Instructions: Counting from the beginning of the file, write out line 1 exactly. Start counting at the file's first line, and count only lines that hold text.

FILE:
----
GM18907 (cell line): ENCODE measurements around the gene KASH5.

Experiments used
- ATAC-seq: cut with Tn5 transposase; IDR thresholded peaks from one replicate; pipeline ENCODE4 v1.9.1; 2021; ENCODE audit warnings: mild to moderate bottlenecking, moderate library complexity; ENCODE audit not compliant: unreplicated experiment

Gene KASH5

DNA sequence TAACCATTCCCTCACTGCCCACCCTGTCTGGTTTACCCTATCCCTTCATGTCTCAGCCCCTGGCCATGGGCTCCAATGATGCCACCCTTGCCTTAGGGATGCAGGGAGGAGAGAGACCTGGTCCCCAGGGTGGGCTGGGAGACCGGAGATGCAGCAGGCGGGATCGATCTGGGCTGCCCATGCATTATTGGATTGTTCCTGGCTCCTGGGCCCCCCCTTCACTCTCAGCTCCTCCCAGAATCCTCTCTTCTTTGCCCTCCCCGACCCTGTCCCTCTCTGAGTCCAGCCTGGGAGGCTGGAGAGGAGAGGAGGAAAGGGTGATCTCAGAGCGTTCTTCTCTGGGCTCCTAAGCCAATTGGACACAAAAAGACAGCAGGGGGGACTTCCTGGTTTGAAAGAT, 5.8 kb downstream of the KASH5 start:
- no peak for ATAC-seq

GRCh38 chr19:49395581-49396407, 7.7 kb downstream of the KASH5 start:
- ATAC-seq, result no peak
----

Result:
GM18907 (cell line): ENCODE measurements around the gene KASH5.